WASHINGTON, D.C. | March 1, 2017
The House today passed a resolution of disapproval (H. J. Res 83) under the Congressional Review Act to overturn an unlawful power grab by the Obama administration and reject a failed approach to workplace safety. Introduced by Rep. Bradley Byrne (R-AL), chairman of the Subcommittee on Workforce Protections, the resolution would block the Occupational Safety and Health Administration’s (OSHA) “Volks” rule from taking effect. The rule violates the policies of the Occupational Safety and Health Act (OSH Act) and fails to improve worker protections.
“OSHA’s power grab is not only unlawful, it does nothing to improve workplace safety. What it does do is force small businesses to confront even more unnecessary red tape and unjustified litigation,” Chairman Byrne said. “As Republicans have been saying for years, OSHA should collaborate with employers to prevent injuries and illnesses in workplaces and address any gaps in safety that might exist. I am pleased the House has acted to block this unlawful rule, and look forward to continuing our efforts to support proactive safety policies that help keep America’s workers safe.”
“Congress has a responsibility to ensure the policies put forward by OSHA not only respect the rule of law, but also improve the health and safety of our nation’s workplaces. Remarkably, the Obama administration’s Volks rule fails on both counts,” Chairwoman Foxx said. “This rule rewrites the law through executive fiat, creating legal uncertainty for small businesses while doing nothing to strengthen protections for workers. I commend Representative Byrne for his leadership in overturning this unlawful rule and urge the Senate to take up this resolution. Our committee will continue to demand responsible policies that ensure all Americans enjoy the safe and healthy workplaces they deserve.”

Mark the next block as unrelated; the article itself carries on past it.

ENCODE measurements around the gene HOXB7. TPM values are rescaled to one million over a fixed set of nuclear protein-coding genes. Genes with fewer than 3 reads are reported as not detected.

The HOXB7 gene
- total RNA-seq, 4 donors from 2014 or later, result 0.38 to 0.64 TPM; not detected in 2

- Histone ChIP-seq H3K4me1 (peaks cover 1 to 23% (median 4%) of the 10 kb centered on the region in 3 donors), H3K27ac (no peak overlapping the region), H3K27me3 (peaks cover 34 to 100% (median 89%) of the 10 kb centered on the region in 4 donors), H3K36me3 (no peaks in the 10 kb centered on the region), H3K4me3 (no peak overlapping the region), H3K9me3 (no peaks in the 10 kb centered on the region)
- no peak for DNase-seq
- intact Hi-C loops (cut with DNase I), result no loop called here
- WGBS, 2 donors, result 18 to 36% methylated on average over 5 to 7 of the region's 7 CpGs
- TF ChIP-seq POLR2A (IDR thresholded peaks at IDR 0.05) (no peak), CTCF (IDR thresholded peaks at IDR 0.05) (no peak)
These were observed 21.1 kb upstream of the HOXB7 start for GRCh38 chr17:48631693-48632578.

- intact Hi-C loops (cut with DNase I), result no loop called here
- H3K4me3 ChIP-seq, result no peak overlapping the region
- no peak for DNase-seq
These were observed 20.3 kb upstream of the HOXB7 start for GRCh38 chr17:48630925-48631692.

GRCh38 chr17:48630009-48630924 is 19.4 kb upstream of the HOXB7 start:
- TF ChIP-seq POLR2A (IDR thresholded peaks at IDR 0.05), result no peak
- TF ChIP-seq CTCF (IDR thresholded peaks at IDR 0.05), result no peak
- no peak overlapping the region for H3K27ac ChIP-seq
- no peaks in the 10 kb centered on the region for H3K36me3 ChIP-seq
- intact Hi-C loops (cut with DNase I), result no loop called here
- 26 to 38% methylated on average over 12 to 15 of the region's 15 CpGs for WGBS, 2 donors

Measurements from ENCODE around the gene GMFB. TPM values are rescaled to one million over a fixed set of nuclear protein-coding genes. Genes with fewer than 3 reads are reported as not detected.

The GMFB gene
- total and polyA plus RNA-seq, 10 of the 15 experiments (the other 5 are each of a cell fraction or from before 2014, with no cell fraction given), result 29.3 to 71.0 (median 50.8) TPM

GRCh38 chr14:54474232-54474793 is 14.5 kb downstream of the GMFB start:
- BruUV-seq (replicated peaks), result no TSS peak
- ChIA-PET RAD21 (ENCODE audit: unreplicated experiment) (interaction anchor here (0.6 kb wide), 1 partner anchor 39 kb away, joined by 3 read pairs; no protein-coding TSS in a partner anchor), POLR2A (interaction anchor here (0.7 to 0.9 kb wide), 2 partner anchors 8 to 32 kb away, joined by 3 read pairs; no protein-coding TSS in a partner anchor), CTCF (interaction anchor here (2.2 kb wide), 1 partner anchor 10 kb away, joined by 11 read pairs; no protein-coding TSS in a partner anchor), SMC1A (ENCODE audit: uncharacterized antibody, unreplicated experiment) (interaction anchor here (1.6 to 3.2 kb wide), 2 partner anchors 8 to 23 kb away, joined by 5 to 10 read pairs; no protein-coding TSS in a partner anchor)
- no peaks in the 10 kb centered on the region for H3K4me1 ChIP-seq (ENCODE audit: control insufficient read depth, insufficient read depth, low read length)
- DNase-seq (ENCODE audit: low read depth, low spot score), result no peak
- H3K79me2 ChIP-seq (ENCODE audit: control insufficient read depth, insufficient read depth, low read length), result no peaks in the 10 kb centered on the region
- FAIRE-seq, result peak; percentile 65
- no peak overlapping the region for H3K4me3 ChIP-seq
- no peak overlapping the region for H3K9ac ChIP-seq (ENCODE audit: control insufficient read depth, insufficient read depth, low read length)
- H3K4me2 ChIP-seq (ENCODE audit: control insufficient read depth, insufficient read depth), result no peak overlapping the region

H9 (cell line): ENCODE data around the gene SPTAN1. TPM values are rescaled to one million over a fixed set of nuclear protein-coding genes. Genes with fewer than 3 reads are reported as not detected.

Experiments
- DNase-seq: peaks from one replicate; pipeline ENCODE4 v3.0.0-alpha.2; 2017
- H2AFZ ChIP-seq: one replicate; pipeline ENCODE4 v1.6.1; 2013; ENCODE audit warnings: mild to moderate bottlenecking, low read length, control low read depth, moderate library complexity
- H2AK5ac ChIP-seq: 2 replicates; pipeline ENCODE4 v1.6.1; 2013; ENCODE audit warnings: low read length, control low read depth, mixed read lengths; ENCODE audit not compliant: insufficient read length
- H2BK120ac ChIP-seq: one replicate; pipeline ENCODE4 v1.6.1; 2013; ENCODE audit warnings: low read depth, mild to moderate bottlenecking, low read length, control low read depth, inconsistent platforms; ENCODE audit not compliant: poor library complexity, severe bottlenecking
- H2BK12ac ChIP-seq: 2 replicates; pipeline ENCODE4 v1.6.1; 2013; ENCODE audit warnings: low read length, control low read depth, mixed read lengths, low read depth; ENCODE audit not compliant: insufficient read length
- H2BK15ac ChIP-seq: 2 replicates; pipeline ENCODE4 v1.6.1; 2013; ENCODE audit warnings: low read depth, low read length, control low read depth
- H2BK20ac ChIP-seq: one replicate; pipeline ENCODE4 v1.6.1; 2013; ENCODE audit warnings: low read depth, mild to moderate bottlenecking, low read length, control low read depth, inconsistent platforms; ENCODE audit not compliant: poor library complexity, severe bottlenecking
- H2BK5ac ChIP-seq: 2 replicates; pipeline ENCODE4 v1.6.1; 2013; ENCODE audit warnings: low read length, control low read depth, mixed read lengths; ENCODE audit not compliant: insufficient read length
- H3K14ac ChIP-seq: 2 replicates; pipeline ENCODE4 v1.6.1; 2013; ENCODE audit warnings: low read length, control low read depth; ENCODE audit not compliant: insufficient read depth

BACKGROUND: Under Occupational Safety and Health Act (OSH Act) regulations, employers are required to record and maintain a log of workplace injuries and illnesses that occur during a five-year span. While OSHA inspectors have long used this information to enhance health and safety protections in America’s jobsites, the law explicitly says that employers can only be cited for record-keeping violations within a six-month time period. Yet during the waning days of the Obama administration, OSHA rewrote the law through regulatory fiat. The agency finalized the “Volks” rule, which extends the threat of penalty up to five years.
The very policies reflected in the rule have been rejected by a federal appeals court after a Louisiana construction company was wrongly cited for alleged paperwork errors. “We do not believe Congress expressly established a statute of limitations only to implicitly encourage the Secretary to ignore it,” the D.C. Circuit Court noted. The “Volks” rule:
- Is an unlawful power grab. Congress has the authority to write laws — not government agencies. The OSH Act explicitly states that an employer may only be cited for failing to keep proper health and safety records within six months. Two federal appeals courts have agreed that the statute of limitations is six months.
- Does nothing to improve worker health and safety. Instead of issuing unlawful regulations, OSHA should spend its time and resources collaborating with employers to address existing workplace conditions and prevent injuries and illnesses from happening in the future.
- Creates regulatory confusion for small businesses. By finalizing an unlawful regulation, the Obama administration created significant uncertainty for employers. The rule particularly hurts small business owners who will face a confusing maze of record-keeping standards and unwarranted litigation.
To read the resolution, click here.
To read a fact sheet, click here.
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